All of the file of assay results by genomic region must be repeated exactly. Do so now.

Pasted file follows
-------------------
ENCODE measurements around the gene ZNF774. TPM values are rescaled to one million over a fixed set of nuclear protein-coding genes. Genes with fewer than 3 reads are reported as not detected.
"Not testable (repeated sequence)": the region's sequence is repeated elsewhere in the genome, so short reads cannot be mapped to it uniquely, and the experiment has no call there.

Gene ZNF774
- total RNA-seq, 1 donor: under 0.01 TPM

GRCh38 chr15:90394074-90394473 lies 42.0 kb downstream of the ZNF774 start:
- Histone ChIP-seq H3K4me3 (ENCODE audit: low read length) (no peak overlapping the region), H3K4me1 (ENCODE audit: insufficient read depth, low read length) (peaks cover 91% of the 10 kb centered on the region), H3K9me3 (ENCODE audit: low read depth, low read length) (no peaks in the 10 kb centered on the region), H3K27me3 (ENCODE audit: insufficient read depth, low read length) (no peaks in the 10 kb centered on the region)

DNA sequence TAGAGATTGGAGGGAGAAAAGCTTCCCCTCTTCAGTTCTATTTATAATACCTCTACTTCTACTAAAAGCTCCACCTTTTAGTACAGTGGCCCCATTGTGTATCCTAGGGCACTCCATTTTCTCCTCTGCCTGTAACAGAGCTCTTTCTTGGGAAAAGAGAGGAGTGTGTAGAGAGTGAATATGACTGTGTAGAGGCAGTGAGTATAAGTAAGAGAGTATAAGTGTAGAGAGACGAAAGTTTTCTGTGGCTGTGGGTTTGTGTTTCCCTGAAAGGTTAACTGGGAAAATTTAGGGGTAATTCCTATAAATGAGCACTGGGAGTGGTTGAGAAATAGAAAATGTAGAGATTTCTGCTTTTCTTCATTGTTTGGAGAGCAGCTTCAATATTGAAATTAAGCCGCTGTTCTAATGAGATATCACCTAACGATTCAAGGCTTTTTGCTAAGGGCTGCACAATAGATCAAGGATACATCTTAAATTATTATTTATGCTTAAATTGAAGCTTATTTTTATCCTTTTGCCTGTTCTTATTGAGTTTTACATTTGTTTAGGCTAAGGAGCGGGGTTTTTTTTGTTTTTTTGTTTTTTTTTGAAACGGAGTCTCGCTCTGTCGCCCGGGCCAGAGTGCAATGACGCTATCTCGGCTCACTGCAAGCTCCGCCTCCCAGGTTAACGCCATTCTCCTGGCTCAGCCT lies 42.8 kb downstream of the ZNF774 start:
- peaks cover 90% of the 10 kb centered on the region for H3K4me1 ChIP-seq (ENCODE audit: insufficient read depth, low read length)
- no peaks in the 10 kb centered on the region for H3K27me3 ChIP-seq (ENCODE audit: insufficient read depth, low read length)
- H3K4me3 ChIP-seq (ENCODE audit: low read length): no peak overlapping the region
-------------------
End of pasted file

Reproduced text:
ENCODE measurements around the gene ZNF774. TPM values are rescaled to one million over a fixed set of nuclear protein-coding genes. Genes with fewer than 3 reads are reported as not detected.
"Not testable (repeated sequence)": the region's sequence is repeated elsewhere in the genome, so short reads cannot be mapped to it uniquely, and the experiment has no call there.

Gene ZNF774
- total RNA-seq, 1 donor: under 0.01 TPM

GRCh38 chr15:90394074-90394473 lies 42.0 kb downstream of the ZNF774 start:
- Histone ChIP-seq H3K4me3 (ENCODE audit: low read length) (no peak overlapping the region), H3K4me1 (ENCODE audit: insufficient read depth, low read length) (peaks cover 91% of the 10 kb centered on the region), H3K9me3 (ENCODE audit: low read depth, low read length) (no peaks in the 10 kb centered on the region), H3K27me3 (ENCODE audit: insufficient read depth, low read length) (no peaks in the 10 kb centered on the region)

DNA sequence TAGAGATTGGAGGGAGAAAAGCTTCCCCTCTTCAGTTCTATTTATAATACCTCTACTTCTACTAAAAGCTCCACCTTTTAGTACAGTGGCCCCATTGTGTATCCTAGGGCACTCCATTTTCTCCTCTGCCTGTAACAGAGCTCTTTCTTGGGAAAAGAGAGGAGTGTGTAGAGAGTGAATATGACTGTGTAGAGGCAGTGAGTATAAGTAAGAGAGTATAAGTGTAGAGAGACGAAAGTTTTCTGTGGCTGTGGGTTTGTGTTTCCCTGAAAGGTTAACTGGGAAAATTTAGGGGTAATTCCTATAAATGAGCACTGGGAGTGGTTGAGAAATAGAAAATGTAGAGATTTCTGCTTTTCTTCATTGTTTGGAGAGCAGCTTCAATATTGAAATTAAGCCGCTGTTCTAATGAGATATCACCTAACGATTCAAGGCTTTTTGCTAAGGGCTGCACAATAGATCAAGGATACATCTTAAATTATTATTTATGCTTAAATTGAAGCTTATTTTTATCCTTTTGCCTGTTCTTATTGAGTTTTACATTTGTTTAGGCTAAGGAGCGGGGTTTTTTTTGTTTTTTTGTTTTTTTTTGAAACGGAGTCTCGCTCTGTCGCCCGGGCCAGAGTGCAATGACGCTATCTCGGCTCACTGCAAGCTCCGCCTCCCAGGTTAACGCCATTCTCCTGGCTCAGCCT lies 42.8 kb downstream of the ZNF774 start:
- peaks cover 90% of the 10 kb centered on the region for H3K4me1 ChIP-seq (ENCODE audit: insufficient read depth, low read length)
- no peaks in the 10 kb centered on the region for H3K27me3 ChIP-seq (ENCODE audit: insufficient read depth, low read length)
- H3K4me3 ChIP-seq (ENCODE audit: low read length): no peak overlapping the region